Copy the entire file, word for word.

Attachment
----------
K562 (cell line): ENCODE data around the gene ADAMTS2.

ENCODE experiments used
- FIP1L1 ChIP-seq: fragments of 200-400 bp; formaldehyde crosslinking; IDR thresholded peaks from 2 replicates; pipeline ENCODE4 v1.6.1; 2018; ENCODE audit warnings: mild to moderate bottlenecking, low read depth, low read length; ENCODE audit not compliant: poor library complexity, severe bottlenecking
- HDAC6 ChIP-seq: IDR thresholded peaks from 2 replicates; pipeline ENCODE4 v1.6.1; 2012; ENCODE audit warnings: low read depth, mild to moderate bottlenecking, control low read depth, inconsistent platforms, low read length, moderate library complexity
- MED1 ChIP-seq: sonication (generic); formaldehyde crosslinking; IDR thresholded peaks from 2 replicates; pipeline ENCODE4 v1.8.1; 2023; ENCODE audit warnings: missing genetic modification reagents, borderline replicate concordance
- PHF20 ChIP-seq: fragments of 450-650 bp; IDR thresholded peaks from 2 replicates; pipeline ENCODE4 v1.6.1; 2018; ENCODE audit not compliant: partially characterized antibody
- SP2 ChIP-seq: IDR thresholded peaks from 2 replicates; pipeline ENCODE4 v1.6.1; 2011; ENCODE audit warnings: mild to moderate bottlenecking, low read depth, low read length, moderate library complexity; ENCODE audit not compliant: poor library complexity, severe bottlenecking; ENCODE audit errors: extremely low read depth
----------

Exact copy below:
K562 (cell line): ENCODE data around the gene ADAMTS2.

ENCODE experiments used
- FIP1L1 ChIP-seq: fragments of 200-400 bp; formaldehyde crosslinking; IDR thresholded peaks from 2 replicates; pipeline ENCODE4 v1.6.1; 2018; ENCODE audit warnings: mild to moderate bottlenecking, low read depth, low read length; ENCODE audit not compliant: poor library complexity, severe bottlenecking
- HDAC6 ChIP-seq: IDR thresholded peaks from 2 replicates; pipeline ENCODE4 v1.6.1; 2012; ENCODE audit warnings: low read depth, mild to moderate bottlenecking, control low read depth, inconsistent platforms, low read length, moderate library complexity
- MED1 ChIP-seq: sonication (generic); formaldehyde crosslinking; IDR thresholded peaks from 2 replicates; pipeline ENCODE4 v1.8.1; 2023; ENCODE audit warnings: missing genetic modification reagents, borderline replicate concordance
- PHF20 ChIP-seq: fragments of 450-650 bp; IDR thresholded peaks from 2 replicates; pipeline ENCODE4 v1.6.1; 2018; ENCODE audit not compliant: partially characterized antibody
- SP2 ChIP-seq: IDR thresholded peaks from 2 replicates; pipeline ENCODE4 v1.6.1; 2011; ENCODE audit warnings: mild to moderate bottlenecking, low read depth, low read length, moderate library complexity; ENCODE audit not compliant: poor library complexity, severe bottlenecking; ENCODE audit errors: extremely low read depth